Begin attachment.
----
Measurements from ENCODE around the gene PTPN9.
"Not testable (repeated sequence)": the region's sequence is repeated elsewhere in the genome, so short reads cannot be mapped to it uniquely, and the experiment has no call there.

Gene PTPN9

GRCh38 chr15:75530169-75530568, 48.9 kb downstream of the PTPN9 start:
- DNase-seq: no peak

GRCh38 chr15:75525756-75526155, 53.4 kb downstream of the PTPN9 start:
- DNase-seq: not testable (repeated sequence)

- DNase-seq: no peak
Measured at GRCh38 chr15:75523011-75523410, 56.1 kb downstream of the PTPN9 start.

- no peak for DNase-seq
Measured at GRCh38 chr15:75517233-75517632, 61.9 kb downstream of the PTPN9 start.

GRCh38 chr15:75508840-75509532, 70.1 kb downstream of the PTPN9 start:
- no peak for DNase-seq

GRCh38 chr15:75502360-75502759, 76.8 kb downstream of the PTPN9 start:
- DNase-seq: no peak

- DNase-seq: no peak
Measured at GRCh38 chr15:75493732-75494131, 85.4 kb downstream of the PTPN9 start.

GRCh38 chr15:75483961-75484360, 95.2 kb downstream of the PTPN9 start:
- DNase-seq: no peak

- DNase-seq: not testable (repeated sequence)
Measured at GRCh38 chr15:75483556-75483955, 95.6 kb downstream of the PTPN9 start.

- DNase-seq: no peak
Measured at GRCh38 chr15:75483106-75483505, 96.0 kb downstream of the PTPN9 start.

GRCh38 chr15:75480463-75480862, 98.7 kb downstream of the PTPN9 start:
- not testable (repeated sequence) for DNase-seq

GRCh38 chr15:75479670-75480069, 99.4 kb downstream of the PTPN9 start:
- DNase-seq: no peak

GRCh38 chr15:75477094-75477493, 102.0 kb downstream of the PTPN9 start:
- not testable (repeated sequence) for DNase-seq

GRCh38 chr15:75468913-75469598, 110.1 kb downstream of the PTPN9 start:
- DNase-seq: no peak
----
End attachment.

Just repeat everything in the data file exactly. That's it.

Measurements from ENCODE around the gene PTPN9.
"Not testable (repeated sequence)": the region's sequence is repeated elsewhere in the genome, so short reads cannot be mapped to it uniquely, and the experiment has no call there.

Gene PTPN9

GRCh38 chr15:75530169-75530568, 48.9 kb downstream of the PTPN9 start:
- DNase-seq: no peak

GRCh38 chr15:75525756-75526155, 53.4 kb downstream of the PTPN9 start:
- DNase-seq: not testable (repeated sequence)

- DNase-seq: no peak
Measured at GRCh38 chr15:75523011-75523410, 56.1 kb downstream of the PTPN9 start.

- no peak for DNase-seq
Measured at GRCh38 chr15:75517233-75517632, 61.9 kb downstream of the PTPN9 start.

GRCh38 chr15:75508840-75509532, 70.1 kb downstream of the PTPN9 start:
- no peak for DNase-seq

GRCh38 chr15:75502360-75502759, 76.8 kb downstream of the PTPN9 start:
- DNase-seq: no peak

- DNase-seq: no peak
Measured at GRCh38 chr15:75493732-75494131, 85.4 kb downstream of the PTPN9 start.

GRCh38 chr15:75483961-75484360, 95.2 kb downstream of the PTPN9 start:
- DNase-seq: no peak

- DNase-seq: not testable (repeated sequence)
Measured at GRCh38 chr15:75483556-75483955, 95.6 kb downstream of the PTPN9 start.

- DNase-seq: no peak
Measured at GRCh38 chr15:75483106-75483505, 96.0 kb downstream of the PTPN9 start.

GRCh38 chr15:75480463-75480862, 98.7 kb downstream of the PTPN9 start:
- not testable (repeated sequence) for DNase-seq

GRCh38 chr15:75479670-75480069, 99.4 kb downstream of the PTPN9 start:
- DNase-seq: no peak

GRCh38 chr15:75477094-75477493, 102.0 kb downstream of the PTPN9 start:
- not testable (repeated sequence) for DNase-seq

GRCh38 chr15:75468913-75469598, 110.1 kb downstream of the PTPN9 start:
- DNase-seq: no peak